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Midvale Journal

Midvale’s NextGen Initiative gives a voice to students

Nov 07, 2023 11:48AM ● By Peri Kinder

The first NextGen Initiative group met in October and will serve through April 2024. It is made up of high school students from Midvale who want to get involved with community issues. (Photo courtesy of Midvale City)

As a Hillcrest High senior, Nyah Cox is part of a new movement in Midvale to provide the city’s youth with a platform where their voices can be heard. Through Mayor Marcus Stevenson’s NextGen Initiative, high school students are encouraged to get involved with community issues and shape the city’s future.

Cox, and 10 other students, make up the first NextGen cohort. They have committed their time to meet once a month at Midvale City Hall, to learn about local government, offer ideas for change and discuss topics that affect the city. 

“I wanted to get involved so I could be a voice for other students and kids like me who want to have an impact on their community,” Cox said. “There is a lot I hope to accomplish during my time in the initiative, and ultimately, I hope that myself and other youth in this initiative can help other kids want to speak up and voice their opinion on things that are happening around them.”

Stevenson hopes to harness the energy, optimism and passion of youth leaders to increase their opportunity for civic engagement. He met with students at the end of the last school year to introduce the program and get their feedback.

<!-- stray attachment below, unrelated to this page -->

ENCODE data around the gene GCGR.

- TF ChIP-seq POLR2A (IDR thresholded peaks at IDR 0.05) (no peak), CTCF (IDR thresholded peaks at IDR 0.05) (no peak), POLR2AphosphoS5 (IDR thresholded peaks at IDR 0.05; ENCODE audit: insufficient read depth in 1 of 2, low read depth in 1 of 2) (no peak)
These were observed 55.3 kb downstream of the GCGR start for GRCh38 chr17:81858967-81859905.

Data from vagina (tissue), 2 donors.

He was surprised by how enthusiastic students were to talk about their biggest concerns which included homelessness, gang violence and policing. As part of the program, the NextGen leaders will be able to present their ideas and recommendations to the city council, based on those issues. 

“It was really eye-opening to me to see how aware our kids are, how much they see the things impacting our community and how much they have opinions on how we address some of these really difficult topics,” Stevenson said. “We really are trying to make sure this is student-led and they get an idea of the inner workings of the city, but we also really dive into some of those issues that they’re most interested in.”

Part of the goal for the six-month NextGen Initiative is to dive into the day-to-day functions of city departments, from public works to planning and zoning. Students will get a firsthand look at how decisions are made, projects are approved and problems are addressed.

Stevenson just turned 29 and has been engaged with community work since he was 18. But it was when he was in eighth grade that community service piqued his interest. He found it was daunting to figure out how to get involved at that age and hopes this new program creates an avenue for youth to follow their desire to serve. 

“When I was in eighth grade, I was interested but didn’t find a way to start getting involved until I was a senior in high school,” he said. “So there were four years…that I just didn’t even know where to go. So we can be proactive and show that this option exists and help them take that little leap of faith.”

The NextGen group consists of Jacklyn Wei, Matthew Miller, Hayley Carvalho, Tessa Andersen, Isabella Goates, Ivy Costello, Nyah Cox, Ethan Mears, Manvi Chechi, Benjamin Bridge, and Maqee Chavez.

“You don’t have to save the world, but one small impact can do a lot of good for you and the people around you,” Cox said. “Every kid in this initiative has an equal stand, that’s what I like about it, that other kids, from other backgrounds, no matter how they grew up, can be involved in something like this.”λ